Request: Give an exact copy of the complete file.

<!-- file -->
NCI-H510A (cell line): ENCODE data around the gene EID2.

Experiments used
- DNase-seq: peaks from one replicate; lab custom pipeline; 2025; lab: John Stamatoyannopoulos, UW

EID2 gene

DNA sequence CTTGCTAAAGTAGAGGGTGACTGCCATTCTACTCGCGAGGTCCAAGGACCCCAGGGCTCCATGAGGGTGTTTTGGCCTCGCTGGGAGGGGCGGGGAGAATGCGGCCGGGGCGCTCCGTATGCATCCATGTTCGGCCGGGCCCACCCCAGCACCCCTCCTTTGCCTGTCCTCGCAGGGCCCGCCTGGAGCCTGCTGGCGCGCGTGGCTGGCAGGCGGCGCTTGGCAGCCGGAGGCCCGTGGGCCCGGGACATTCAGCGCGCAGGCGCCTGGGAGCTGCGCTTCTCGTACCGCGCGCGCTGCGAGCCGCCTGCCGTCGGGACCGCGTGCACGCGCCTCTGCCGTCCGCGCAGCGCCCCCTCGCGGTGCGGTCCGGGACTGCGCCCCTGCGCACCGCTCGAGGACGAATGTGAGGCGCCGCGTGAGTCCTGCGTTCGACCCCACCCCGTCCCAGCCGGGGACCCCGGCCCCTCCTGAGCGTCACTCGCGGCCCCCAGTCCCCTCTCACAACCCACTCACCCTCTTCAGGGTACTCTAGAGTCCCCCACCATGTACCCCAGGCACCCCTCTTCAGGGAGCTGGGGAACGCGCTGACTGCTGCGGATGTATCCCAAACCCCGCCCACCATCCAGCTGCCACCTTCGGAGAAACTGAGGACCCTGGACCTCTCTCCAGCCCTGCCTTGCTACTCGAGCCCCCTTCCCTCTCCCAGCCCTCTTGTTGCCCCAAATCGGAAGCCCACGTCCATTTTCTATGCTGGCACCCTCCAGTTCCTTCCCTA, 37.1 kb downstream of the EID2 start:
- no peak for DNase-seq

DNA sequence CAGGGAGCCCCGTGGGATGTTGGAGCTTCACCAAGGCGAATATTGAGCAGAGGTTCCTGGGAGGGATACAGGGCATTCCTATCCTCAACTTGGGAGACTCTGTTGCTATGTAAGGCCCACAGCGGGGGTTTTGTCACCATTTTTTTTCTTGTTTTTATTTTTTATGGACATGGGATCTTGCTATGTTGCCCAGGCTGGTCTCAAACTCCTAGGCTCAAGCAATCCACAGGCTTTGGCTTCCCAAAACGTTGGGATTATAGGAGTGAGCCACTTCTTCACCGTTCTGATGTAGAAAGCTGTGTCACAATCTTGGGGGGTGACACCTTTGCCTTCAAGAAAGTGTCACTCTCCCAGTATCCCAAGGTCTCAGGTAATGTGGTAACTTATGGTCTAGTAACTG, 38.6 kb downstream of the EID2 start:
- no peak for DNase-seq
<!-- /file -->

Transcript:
NCI-H510A (cell line): ENCODE data around the gene EID2.

Experiments used
- DNase-seq: peaks from one replicate; lab custom pipeline; 2025; lab: John Stamatoyannopoulos, UW

EID2 gene

DNA sequence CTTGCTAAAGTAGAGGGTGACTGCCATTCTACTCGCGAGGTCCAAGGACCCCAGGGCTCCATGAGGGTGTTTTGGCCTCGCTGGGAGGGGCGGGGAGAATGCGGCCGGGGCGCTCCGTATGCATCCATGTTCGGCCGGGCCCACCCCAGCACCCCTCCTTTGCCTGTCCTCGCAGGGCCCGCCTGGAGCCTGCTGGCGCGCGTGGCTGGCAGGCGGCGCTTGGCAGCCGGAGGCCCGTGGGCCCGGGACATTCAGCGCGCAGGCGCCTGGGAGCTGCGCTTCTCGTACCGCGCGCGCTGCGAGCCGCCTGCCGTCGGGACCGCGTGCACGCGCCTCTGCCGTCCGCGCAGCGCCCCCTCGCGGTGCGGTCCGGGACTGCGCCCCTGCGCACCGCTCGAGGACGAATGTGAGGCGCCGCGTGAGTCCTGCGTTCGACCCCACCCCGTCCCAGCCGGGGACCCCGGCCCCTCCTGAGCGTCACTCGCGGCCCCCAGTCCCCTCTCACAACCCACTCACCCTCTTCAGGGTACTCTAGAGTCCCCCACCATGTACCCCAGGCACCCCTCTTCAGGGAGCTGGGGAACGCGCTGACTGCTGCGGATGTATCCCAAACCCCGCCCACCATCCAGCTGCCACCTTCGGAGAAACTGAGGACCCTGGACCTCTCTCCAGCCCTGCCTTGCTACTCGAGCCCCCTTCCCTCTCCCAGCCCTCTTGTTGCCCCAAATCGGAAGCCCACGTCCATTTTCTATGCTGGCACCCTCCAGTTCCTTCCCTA, 37.1 kb downstream of the EID2 start:
- no peak for DNase-seq

DNA sequence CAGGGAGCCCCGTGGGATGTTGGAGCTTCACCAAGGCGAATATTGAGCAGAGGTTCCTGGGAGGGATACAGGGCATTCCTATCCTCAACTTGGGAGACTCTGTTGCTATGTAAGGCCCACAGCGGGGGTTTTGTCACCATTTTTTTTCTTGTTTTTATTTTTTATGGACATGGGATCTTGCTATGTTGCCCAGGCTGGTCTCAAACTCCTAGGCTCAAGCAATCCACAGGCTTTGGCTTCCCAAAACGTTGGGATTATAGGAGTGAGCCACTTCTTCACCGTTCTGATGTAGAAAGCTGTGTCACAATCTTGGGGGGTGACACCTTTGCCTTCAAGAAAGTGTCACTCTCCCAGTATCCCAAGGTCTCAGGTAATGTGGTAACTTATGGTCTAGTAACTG, 38.6 kb downstream of the EID2 start:
- no peak for DNase-seq